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Grant'. His great-great -grandfather fought under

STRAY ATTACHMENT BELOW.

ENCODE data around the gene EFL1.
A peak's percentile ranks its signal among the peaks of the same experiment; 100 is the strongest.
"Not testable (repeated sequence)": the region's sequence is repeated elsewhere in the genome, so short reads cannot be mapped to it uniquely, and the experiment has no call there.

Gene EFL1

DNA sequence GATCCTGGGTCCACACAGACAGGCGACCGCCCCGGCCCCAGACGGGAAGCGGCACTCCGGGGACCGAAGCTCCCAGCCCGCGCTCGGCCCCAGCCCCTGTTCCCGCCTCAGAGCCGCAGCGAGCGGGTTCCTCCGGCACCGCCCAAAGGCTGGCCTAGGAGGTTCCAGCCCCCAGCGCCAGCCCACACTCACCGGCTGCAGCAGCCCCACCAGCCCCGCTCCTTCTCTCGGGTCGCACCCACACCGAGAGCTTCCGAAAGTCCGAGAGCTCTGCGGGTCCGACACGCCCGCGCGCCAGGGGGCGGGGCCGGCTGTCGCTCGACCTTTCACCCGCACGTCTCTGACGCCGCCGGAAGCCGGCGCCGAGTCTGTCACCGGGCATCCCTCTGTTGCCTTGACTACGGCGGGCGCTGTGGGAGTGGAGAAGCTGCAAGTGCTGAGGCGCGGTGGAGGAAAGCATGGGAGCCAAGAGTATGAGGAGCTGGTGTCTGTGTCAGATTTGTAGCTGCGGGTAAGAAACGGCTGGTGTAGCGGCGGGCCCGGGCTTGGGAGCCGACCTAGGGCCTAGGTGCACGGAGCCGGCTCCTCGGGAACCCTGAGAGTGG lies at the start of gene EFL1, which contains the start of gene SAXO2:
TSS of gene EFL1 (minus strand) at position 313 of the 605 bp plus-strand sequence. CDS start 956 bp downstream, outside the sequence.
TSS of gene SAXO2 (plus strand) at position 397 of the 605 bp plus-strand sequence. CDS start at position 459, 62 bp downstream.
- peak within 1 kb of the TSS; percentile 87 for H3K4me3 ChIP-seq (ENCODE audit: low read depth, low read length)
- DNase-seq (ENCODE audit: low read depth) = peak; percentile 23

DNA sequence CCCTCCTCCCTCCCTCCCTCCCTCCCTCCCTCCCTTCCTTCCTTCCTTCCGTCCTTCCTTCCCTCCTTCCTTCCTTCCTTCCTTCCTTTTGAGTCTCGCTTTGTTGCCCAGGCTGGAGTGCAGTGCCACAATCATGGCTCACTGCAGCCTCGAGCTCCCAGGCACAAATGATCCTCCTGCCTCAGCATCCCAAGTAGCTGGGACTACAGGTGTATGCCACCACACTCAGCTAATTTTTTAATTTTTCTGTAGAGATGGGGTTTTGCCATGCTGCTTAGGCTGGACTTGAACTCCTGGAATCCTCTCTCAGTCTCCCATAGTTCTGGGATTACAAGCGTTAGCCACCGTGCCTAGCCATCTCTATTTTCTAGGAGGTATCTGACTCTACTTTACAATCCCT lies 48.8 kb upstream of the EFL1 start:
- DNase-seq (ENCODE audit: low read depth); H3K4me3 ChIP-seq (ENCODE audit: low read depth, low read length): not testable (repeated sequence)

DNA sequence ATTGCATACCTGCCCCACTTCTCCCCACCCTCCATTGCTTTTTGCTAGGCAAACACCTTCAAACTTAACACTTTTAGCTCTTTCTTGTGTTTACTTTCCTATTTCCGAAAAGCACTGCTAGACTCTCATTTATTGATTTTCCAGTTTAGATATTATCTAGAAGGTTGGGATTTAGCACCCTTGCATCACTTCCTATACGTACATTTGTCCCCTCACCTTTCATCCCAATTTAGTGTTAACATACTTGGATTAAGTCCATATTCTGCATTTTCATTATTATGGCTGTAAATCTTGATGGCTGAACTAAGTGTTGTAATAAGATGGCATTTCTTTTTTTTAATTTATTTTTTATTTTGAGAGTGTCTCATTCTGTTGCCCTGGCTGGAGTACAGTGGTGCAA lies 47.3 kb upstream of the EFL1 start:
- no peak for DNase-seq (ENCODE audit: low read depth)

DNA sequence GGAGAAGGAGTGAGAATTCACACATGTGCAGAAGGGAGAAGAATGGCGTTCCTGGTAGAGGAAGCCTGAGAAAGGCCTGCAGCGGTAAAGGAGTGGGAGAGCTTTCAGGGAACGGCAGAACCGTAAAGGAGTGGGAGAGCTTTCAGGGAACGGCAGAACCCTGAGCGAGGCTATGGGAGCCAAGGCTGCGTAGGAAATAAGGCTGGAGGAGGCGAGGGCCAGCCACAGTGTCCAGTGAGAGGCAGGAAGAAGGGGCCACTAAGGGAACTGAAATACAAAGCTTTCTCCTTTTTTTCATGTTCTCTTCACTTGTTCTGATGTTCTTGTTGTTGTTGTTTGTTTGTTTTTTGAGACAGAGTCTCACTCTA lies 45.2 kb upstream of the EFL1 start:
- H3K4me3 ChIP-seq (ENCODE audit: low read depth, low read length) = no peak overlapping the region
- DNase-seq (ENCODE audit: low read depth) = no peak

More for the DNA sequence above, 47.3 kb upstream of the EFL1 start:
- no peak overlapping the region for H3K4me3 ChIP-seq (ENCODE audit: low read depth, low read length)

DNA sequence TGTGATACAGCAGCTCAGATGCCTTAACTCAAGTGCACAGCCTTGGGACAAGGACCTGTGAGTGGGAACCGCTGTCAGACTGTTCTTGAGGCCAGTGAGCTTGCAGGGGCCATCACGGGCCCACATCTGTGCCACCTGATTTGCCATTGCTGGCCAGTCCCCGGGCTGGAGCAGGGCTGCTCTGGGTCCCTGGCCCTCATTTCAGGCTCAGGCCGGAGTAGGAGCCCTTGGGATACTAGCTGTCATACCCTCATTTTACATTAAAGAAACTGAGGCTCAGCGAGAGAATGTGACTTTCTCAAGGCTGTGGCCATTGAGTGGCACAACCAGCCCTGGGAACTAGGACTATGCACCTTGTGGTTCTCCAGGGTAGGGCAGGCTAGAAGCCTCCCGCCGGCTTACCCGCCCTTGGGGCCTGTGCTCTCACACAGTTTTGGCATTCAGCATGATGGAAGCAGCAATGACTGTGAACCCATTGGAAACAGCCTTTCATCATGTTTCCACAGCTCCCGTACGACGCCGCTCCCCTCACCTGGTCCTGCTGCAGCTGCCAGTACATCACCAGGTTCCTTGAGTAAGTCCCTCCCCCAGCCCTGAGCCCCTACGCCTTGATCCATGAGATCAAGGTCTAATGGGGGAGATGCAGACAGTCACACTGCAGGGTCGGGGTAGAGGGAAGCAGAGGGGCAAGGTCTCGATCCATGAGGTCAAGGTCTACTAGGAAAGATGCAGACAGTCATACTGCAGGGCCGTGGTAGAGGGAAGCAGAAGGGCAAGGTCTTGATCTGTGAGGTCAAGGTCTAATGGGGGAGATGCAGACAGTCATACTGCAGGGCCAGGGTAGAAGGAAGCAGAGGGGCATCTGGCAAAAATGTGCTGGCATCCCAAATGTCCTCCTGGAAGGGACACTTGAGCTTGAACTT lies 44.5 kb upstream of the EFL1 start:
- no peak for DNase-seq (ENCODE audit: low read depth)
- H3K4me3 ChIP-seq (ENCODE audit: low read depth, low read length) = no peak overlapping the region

George Washington at Fort Necessity!" At the boarding house, he lifted down his passenger; from the trap he uncorded the boxes that held the suspender buttons and the patches and the cloth for the shirts. Their owner hovered near him. "They're nailed up tight," she whispered; "but I wish 1 could get you some cookies with coriander and dill seeds. I feel as I wish people would feel to my son." The driver suddenly turned from her, then as suddenly turned again. " Your son would do this," he said unsteadily. Bending, he pressed his lips to her forehead. At the Divide Patterson stumbled up the trail to the cabin. There was a shrill welcoming cry as he opened the door, and the scurry of tiny feet. He stooped, and a pulsing bunch of feathers pressed against his hand. Mechanically he picked it up. Hours later, peering through the window would have found a man whose face was chiseled by a puri>ose i-:- n i j i as stern as ins i\cvuhuiuiicii v & iiau uccn when he fought against the Lilies of France. "Wake up, Arabelle!" he said. "First we must catch some flies for your breakfast." It was close on stage time when Patterson entered the store. He deposited the big pan on the counter, laid a ten dollar bill beside it, and tapped the bulging breast of his coat. 44 Ti'rt A wnKolla " V->o coifl " Vaii '11 V\?? rrnrv/l +r? 11 a maubllb, 14*.. oaiu. X WU 11 CUUU LU her and pet her sometimes? She's sort of used to it." The clerk was mystified, but he nodded. The stage ran light. At Fishers Gulch the dull topaz eye of the Doaraing nouse blinked at the approaching coach, but only the pro- ^*.*1 against a dome of W0*, sullen j?T son was merely a figurehead. He sat staring at the lurid HOW INDE DID a lie and nine blank cartridges win independence for America? Everyone knows how our little difficulty with King George terminated, but some of the details have been forgotten. The war ended at Yorktown. It was there, on October 19, 1781, that Cornwallis surrendered to Washington. After ravaging Virginia to the extent of about * :ii; 1 i,? v^-r ten million uuiiaia, lie iiau iui uncu en. x wi ivtown. Lafayette's little army of three thousand was useless against Cornwallis' seven thousand, but when the enemy invaded Yorktown and a French fleet sailed into Chesapeake Bay, the French General was quick to perceive that the British General had trapped himself. This information was quickly despatched to General Washington. He brought V*it? opmtr inf\Tirmnii inrl tVia A mori/?'jn ortn ftf jiio cii in v xki auu liiv. iiiuviiv.au ui iuj vi. sixteen thousand began the siege that finally resulted in the surrender of Cornwallis. These are the facts known to every school child; but in presenting the affirmative side of the question it is necessary to produce a few circumstances that are more or less obscure. Why He Surrendered ' | 'WO things, in addition to the presence of the American army before Yorktown, brought about the surrender of Cornwallis. One was a lie; not a 1 i. ? i * .. x _ j r _ ii. . ___ _ r spoKen lie, out a ne enaciea ior xne purpose 01 deceiving General Clinton. The other was nine blank cartridges fired at Port Orange, St. Eustatius, Dutch West Indies. The lie enters in this manner: While General Washington and General Lafayette were holding Cornwallis in Yorktown, General Clinton, with til irVi Qiir? tUniiL'in (1 Untied CAlrlmro woe linlrlinnr on I.t^un.v.1 L niwuJiiiiu M-ri IIIOIJ. ijuiuiv-io, ?> ao iiuiuui^ an imaginary army out of New York. George Washington created that imaginary army by pretending to be gathering a force for an attack on New York. He carried the deception to such an extent that ovens, for the purpose of baking bread for the American force, were erected under Clinton's nose. Clinton, deceived by Washington into the belief that New York was to be attacked, stayed to meet it, instead ot going to Lornwaius s assistance. v\ ltn his eighteen thousand men pecking at their backs and Cornwallis's seven thousand in front, Washington and Lafayette must have been defeated. Thus a well enacted lie fooled Clinton, and thereby contributed to the American victory at Yorktown. But for the presence of Admiral de Grasse's French fleet in the mouth of Chesapeake Bay, Cornwallis could have escaped by sen. The presence of sky, his mind numbed to the present and dwelling again in the past. Once more he was a little boy being scolded for stealing cookies?little cookies, spicy with coriander and dill. Again it was twilight, a Sunday twilight full of the scent of apple bloom. His mother was on the old home porch, and it was story time. The story?he remembered it distinctly. She told how Washington made an alliance with Half King and whipped the French; how he built some rude defenses and called them Fort Necessity; and how Vipr nvvn trrpnt-trrMnrlfAthrr. stanrh tn thp lact wac killed. Patterson felt the thrill to his marrow. The team, rounding the summit, came to a sudden stop. The driver lurched forward, the glare from the canon blinding him. The road stretched copper colored to the river; beyond, fire demons gorged. Wind, spark sown, scorched his face; the air vibrated with the downward rush of blazing trees and the crash as they struck. He tumbled tor his watch. Briers lay over the next crest, and the valley coach left in less than two hours! Twenty yards from the river Patterson swung into a clump of tamarack. In the weird light the water frothed like a torrent of beaten egg; it was too wide for the fire to cross. He fastened the team and cut the apron from the stage, securing it over his shoulders. TV?n ?-?c* lin uliiorrn/l I n 1 f lirvf < f i uc iivu lit piuiigv/u iii ib v? aa nut, ti ittiiicu with life?wood rats, rabbits, toads, swimming in democracy. A bird flapped blindly against hi,s face; the opposite bank swarmed with frightened, escaping animals. With Patterson one thought was uppermost: he had been a traitor to his blood, to all that was best in himself, but it was not too late to make amends?in a measure. A giant torch of pine crashed across the road. *'3|^B s - ilL" " PENDENCE ^ TUr "R T7XT WTXT QT HW xj y uuii i 11 uij w v* the French fleet was the result of the nine blank cartridges fired at St. Eustatius. If you will take your atlas and look among the many little islands scattered over the Atlantic Ocean to the southeast of Porto Rico, you will find the isiauu ui vjw. vmiaiupuci. xucaoui^ u>uvc iiiuca in a northeasterly direction from St. Christopher, using the scale in the corner cf the map, and you may find a little speck of an island. It is so small and insignificant that it does not appear on all maps, and it is just probable that you will not find it. This little speck is the island of St. Eustatius. Over the ramparts of its little fort, from which tiny cannon of ancient type point seaward, there floats the tricolor of Holland, fluttering lazily in the breeze. Beneath the muzzles of these toy engines ~ +u~ A: Ul Well 11C3 cl 3|JC(-MCU Willi IliC UlMIlillUlCU remains of many stone houses, and a harbor from which trade has long since vanished. Forgotten and ignored, little St. Eustatius sleeps, peacefully dreaming of its eventful past when it played an important part in the world's history. Only Memories Are Left TPO-DAY only the memories surrounding the ruined estates nestling lonely among the volcanic hills are left; but it was not thus a century and a quarter ago. Then the little fort was alive with the soldiers of the tiny Dutch colony. The guns that pointed seaward were not toys but modern pieces of ordnance, arui they looked out upon a roadstead crowded with shipping. Holland was a neutral nation, and St. Eustatius was the trading point between America and that x . . _ i_ 1 r . . . country, nmencan vessels maae irequent trips to the little island, taking on cargoes of powder and bullets brought from Holland in Dutch merchantmen. These war munitions went to supply Washington's army, and in exchange good old Virginia tobacco went to Holland in the same Dutch bottoms. Great Britain could not interfere, because the cargoes were consigned to a Dutch colony, and the tobacco for bullet trade went merrily on. une aav in AovemDer a great crisis arose, ine Andrea Doria sailed into the roadstead of Port Orange. Eleven puffs of white smoke spurted from its guns, and eleven peals of gun thunder rumbled in from the sea. The flag of Holland had been Patterson dodged and swerved into the underbrush. Smoke burned his eyes, his lungs; his breath came in gasps. His shoe soles warped, cracked with the heat; then he went dizzy. After that, the crackle of flames became to him the fire of artillery; the timber land was a battle field, and he was a soldier under Washington. H : was marching with a message to Briers. The stage ;ipron slipped lrom his shoulders. Something stune his forehead. He put up his hand, and a lock of singed hair fell into his palm. He stared at it and laughed, still marching. In the whine of burning brush he heard the call of Arabelle. A hundred yards below the summit line the fire had burned itself out. Trunks of tamaracks, grotesque, ghastly, rose still smoking out of a black bed. Here and there a heap of pale ashes stood for a pine. 10 tne distorted lancy 01 tne man tne place was a desert piled with hearts?hoys' hearts. Some were broken and some were hard, and only a few were white. His would be white at Briers! He kept marching. T* 1 1 P . 1 1? 1 1 1 i ne ariver or tne vaney coacn coraea some luggage on the trap. "There's not a team in the State that could pull through a blaze like that," he said, nodding toward the red sky beyond the summit, "and Patterson's not such a fool as to try it." The sheriff shoved a whip of a boy in handcuffs into the coach. " No," he answered, " Patterson's nobody's fool, though the camp did use to think him a bit weak in the capital. Gods!" He stopped, staring ahead ol him. The tattered figure of a man, a blistered face and a pair of eyes unnaturally bright, were visible in the E~~"?^ graying dawn. They approached. t\ Patterson made if ~ flK 7 a ^e'nt at a military N |jA i$- salute. ''General ajfTTT^Li wf Washington sent me like that.'' VAS WON saluted by a cruiser commissioned by the Continental Con cress. All tyt f turned toward the fort. Would Governor de GraafF answer the salute? To do so meant that Holland recognized the United Colonies as an independent nation. Not to do so meant to offend their best customer. If ever a Dutchman was in a predicament, Governor de Graaff was. The expectant populace became impatient as the moments araggea. rinaay a pun or smoke Durst over the ramparts of Fort Orange, and then another and another?four, five, six. The little battery was hidden behind the dense pall of smoke, and only the flash of powder was seen. Seven, eight, nine?and then silence. The salute had been answered, but not gun for gun. For four long, bloody years that salute rankled in British hearts. Trade between the Americans and Dutch continued to flourish and grow, until T? 1 I 1 J r-.i- J : i, 1 XIr J1 J i^u^iiinu uiuiu oictiKi il iiu longer. v\ ar was cieciarea on Holland. Importance of St. Eustatius "THE British fleet under Admiral Rodney was then at the islandof Barbados keeping an eye on Admiral de Grasse's French fleet, which was forming at the islandof Martinique for the purpose of assisting the struggling Colonists. Orders were immediately sent to Admiral Koaney to capture st. isustauus, whose Governor had rubbed the Lion's fur the wrong way. He sailed to an easy victory, but tarried too long at St. Eustatius to superintend the disposal of the booty. While he tarried Admiral de Grasse slipped away and appeared in Chesapeake Bay in time to cut off Cornwallis's retreat and prevent reinforcements reaching him. That is the part the nine Vilantr rartriHcrps nlnvpH in t.lie strmrcrl#* for Ampriran independence. The argument is this: If Washington had not deceived Clinton, the Colonial army would have been caught in its own trap, and if de Grasse had not blocked the entrance to Chesapeake Bay, Cornwallis could have escaped. To reason from effect to cause; de Grasse did block the entrance to Chesapeake Bay, because Rodney was at St. Eustatius, and Rodney was at St. Eustatius because the little Dutch colony had answered the salute of an American cruiser. As for the lie, that is a question of ethics: but the nine blank cartridges?the people of St. Eustatius firmly believe they caused Great Britain to lose an empire. What you will believe depends entirely upon the way you look at the facts.